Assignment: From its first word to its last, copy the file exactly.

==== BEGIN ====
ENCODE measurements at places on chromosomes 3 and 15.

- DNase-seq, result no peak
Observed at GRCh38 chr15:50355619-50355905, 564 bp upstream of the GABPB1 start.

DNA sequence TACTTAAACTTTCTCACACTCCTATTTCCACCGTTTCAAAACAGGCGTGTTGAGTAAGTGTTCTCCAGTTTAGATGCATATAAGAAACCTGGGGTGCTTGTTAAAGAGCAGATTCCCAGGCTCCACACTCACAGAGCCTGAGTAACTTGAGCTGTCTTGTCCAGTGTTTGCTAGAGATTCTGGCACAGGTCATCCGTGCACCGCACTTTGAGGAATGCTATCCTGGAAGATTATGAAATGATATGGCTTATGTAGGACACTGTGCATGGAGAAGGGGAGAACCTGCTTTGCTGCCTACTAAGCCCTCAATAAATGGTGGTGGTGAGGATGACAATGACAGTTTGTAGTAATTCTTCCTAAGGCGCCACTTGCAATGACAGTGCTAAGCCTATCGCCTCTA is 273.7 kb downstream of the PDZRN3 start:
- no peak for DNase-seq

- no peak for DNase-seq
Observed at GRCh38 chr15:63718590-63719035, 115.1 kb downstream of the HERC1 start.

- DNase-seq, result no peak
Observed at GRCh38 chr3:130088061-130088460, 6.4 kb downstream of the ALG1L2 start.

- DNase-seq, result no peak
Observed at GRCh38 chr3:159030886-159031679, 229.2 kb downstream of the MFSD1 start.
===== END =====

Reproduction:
ENCODE measurements at places on chromosomes 3 and 15.

- DNase-seq, result no peak
Observed at GRCh38 chr15:50355619-50355905, 564 bp upstream of the GABPB1 start.

DNA sequence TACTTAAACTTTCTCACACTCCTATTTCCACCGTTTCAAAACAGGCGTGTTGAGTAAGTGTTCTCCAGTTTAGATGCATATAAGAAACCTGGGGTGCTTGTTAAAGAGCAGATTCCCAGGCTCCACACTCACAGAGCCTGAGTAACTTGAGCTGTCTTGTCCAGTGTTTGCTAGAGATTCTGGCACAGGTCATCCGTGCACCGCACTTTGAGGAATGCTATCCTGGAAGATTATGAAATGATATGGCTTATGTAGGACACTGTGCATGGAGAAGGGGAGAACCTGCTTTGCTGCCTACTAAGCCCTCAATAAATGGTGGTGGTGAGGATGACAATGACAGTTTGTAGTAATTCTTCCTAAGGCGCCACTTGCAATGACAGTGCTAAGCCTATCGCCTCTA is 273.7 kb downstream of the PDZRN3 start:
- no peak for DNase-seq

- no peak for DNase-seq
Observed at GRCh38 chr15:63718590-63719035, 115.1 kb downstream of the HERC1 start.

- DNase-seq, result no peak
Observed at GRCh38 chr3:130088061-130088460, 6.4 kb downstream of the ALG1L2 start.

- DNase-seq, result no peak
Observed at GRCh38 chr3:159030886-159031679, 229.2 kb downstream of the MFSD1 start.